Right Administration is the application of the Eightfold Noble Geek Path to not just the systems that bring people together, but to the users themselves.  Principles of systems do not always apply to people, at least not in a ready form, and neither do principles of dealing with people apply directly to systems.  Being able to differentiate between the two and respond accordingly is important.  Interpretation of rules and ethics can vary from person to person, and there is no universal transition layer.  Because of this, it takes focus and study, and an entirely separate set of skills to be able to both administrate and moderate users.  The social nature of moderation helps all to learn how to use the publicly available “human APIs.”

Right Observation is a state of awareness that is developed through study and dedication.  It is the ability to apply a passive attention so as to learn to observe as objectively as possible, and subjectively as needed.  It is the sys-admin’s ability to monitor server status, the moderator’s ability to view forum posts, the end user’s ability to view content, and the developer’s ability to parse code.  Right Observation grants one the ability to witness struggle but to not be swayed by it.  It allows the individual’s awareness to gain access to more uncorrupted streams of data, and to parse through tampered bits with relative ease.  It forms the basis for Right Developing.

Right Developing is the dedication of contribution to, and experience of, code.  Those who give their life to the sometimes monastic practice of programming can, just as through meditation, gain spiritual discipline.  This allows them to be at peace with any script, program, system, and network, to transcend 0s and 1s via an experience of non-duality and oneness.  Continual Developing hones this state of being further until there is no distinction between coder and code.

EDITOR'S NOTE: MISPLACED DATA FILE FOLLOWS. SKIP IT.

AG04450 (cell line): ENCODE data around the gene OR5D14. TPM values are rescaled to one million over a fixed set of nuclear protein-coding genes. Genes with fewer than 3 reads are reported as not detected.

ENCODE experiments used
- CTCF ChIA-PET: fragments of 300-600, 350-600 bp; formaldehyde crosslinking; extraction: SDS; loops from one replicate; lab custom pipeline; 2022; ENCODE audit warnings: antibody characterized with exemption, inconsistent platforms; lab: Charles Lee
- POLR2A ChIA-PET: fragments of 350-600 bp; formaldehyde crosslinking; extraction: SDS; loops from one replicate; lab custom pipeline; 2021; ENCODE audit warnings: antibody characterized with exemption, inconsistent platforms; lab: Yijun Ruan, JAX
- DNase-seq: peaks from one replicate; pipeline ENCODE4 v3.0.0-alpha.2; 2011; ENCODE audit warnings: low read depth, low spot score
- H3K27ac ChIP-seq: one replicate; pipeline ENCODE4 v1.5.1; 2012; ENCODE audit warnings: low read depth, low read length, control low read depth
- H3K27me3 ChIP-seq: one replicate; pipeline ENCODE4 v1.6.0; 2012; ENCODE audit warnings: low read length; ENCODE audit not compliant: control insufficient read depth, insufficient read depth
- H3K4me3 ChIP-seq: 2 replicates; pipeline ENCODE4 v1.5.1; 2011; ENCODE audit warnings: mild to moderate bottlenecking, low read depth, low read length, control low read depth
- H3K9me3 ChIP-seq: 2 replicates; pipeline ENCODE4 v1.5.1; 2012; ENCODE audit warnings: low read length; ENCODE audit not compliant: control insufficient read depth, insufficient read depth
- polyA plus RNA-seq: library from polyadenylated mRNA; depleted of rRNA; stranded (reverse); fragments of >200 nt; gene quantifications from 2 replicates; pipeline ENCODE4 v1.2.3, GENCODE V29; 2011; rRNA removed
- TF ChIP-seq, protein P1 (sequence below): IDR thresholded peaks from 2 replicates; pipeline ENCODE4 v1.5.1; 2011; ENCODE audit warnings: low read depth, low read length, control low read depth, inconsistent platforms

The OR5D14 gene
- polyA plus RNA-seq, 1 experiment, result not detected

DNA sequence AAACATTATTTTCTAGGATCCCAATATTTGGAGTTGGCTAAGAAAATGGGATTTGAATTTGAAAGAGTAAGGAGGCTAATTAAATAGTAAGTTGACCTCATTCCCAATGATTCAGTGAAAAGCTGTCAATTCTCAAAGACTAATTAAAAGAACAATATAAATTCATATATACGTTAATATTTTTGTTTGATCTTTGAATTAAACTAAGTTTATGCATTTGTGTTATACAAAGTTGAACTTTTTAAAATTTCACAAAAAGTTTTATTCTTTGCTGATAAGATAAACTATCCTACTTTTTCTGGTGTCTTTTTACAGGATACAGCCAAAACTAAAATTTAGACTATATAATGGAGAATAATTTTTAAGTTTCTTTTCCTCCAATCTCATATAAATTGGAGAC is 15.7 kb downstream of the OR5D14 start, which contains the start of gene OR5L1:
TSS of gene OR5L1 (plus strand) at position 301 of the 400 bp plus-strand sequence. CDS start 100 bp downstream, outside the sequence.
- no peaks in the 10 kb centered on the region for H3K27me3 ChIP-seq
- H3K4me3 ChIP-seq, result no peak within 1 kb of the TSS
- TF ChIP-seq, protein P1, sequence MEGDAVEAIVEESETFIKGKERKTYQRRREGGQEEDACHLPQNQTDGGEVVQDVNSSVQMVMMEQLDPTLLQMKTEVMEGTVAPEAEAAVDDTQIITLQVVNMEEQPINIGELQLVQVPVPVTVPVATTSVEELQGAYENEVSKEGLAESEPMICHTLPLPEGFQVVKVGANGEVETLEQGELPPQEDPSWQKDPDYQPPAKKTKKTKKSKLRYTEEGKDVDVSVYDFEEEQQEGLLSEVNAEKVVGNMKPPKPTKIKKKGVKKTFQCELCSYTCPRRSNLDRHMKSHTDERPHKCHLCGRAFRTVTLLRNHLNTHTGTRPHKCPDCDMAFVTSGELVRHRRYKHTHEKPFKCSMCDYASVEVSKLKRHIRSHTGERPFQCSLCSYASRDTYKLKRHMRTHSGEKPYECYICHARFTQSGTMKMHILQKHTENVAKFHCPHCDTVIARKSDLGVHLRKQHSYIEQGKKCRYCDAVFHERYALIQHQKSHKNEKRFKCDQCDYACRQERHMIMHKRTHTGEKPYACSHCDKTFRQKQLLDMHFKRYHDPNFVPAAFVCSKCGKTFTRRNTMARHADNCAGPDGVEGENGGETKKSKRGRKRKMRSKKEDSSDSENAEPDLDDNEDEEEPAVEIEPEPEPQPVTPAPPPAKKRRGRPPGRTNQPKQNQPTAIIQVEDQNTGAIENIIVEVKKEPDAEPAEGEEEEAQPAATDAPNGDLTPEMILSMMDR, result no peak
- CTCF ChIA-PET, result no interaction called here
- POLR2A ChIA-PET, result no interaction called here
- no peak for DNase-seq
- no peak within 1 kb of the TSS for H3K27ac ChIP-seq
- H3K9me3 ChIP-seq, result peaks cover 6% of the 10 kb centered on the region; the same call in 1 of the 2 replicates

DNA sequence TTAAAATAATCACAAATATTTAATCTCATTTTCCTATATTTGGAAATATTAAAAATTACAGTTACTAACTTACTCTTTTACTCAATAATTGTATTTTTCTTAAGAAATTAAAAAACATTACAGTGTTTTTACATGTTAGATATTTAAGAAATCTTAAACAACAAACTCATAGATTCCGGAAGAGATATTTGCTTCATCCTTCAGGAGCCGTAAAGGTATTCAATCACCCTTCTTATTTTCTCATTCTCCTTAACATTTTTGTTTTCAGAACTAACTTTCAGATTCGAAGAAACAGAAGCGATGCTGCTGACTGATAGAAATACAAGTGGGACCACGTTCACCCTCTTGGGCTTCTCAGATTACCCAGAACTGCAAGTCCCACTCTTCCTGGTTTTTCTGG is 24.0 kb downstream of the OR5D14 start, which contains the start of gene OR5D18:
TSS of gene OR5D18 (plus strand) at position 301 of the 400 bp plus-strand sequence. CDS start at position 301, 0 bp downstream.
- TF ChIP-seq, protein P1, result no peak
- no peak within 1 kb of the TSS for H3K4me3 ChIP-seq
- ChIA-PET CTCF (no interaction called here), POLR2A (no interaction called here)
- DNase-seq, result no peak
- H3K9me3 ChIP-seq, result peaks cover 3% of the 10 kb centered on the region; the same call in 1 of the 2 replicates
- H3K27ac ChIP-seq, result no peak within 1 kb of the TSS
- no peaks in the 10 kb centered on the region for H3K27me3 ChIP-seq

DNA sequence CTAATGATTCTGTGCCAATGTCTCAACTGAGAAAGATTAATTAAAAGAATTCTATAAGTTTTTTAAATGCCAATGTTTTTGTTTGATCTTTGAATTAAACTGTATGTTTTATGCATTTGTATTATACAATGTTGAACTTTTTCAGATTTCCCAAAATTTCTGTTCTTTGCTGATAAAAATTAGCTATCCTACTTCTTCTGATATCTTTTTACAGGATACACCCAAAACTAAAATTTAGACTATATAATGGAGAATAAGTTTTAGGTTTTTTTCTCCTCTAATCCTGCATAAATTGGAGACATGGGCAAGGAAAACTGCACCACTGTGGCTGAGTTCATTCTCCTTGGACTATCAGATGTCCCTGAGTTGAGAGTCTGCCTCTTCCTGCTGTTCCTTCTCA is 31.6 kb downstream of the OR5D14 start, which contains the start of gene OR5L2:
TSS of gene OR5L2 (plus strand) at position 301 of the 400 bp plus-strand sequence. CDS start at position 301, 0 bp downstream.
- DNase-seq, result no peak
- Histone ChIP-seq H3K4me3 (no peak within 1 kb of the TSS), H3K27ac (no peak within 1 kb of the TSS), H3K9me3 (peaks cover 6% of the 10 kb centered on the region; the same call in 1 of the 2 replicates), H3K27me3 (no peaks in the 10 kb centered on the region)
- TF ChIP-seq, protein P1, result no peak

meditation

There is suffering in our technological world, and it has a cause: attachment.  Attachment to the newest gadget of the day, the bleeding-edge release of some particular software, even the virus-riddled attachments of email.  Take refuge in the greatest network alive, and maybe you can gain some peace from the Eightfold Noble Geek Path.

Yatri Trivedi is a monk-like geek. When he's not overdosing on meditation and geek news of all kinds, he's hacking and tweaking something, often while mumbling in 4 or 5 other languages.

  • Published 11/24/10

Comments (16)

  1. Eric Z Goodnight

    Hot stuff, Yatri. This turned out really great considering it started out life as a silly joke on Twitter.

  2. zenruth

    A bow and a lotus to you, wise geek that you are! The techno-Bodhisattva image is truly inspired!

  3. HCamper

    Great thinking!
    In Addition to the thoughts.
    The right “PATH” begins with “.” and is the “/” root or %WINDIR% to arrive at a
    proper level of execution. Protect the “PATH” from mis direction or your system
    will be slow or never start-up.
    The “PATH” is all powerful.
    Windows and Linux can work together.
    :-)

  4. Mike

    Ha!

    I am going to create a stupa in my server room with a rack at the rear of the room so that I can walk around it in a clockwise direction chanting some of these words of wisdoms

    thanks for the smile

  5. The Geek

    @HCamper LOL, I like it.

  6. Barbara

    Thanks for the humor, and thanks so very much for all the great information you provide.

    Metta to you and all sentient beings.

  7. Debbie Todd

    Excellent idea. I spend most of my time working online from home – I don’t get out much and have turned into a bit of a geek.

    This really made me smile – thanks for dropping it into Buzz.

  8. poch

    This is simply brilliantly amusing. Bravo!

  9. Zero

    GREAT ARTICLE. HAHAHA.

  10. rino

    bravo HTG! another great article.

    now when are you coming up with the equivalent of Sun Tsu’s Art Of War? =)

  11. Viwek Lekhak

    Mr.Yatri Trivedi,
    “jaalam saranam gachhyami”
    funny

  12. Callum Booth

    “For the love of FSM”
    Flying Spaghetti Monster by any chance?

  13. jacob

    dude i love your articles they are so fun and just to great to see that there are other geeks in the world

  14. Jesus

    Awesome, truely awesome. Would you mind creating anything greeky for Christain?

  15. Matthew Guay

    Hmm … the Golden Rule for Geeks? Just might have to give that a shot…

  16. scott

    i would like to see that myself……….. and i am NOT a christian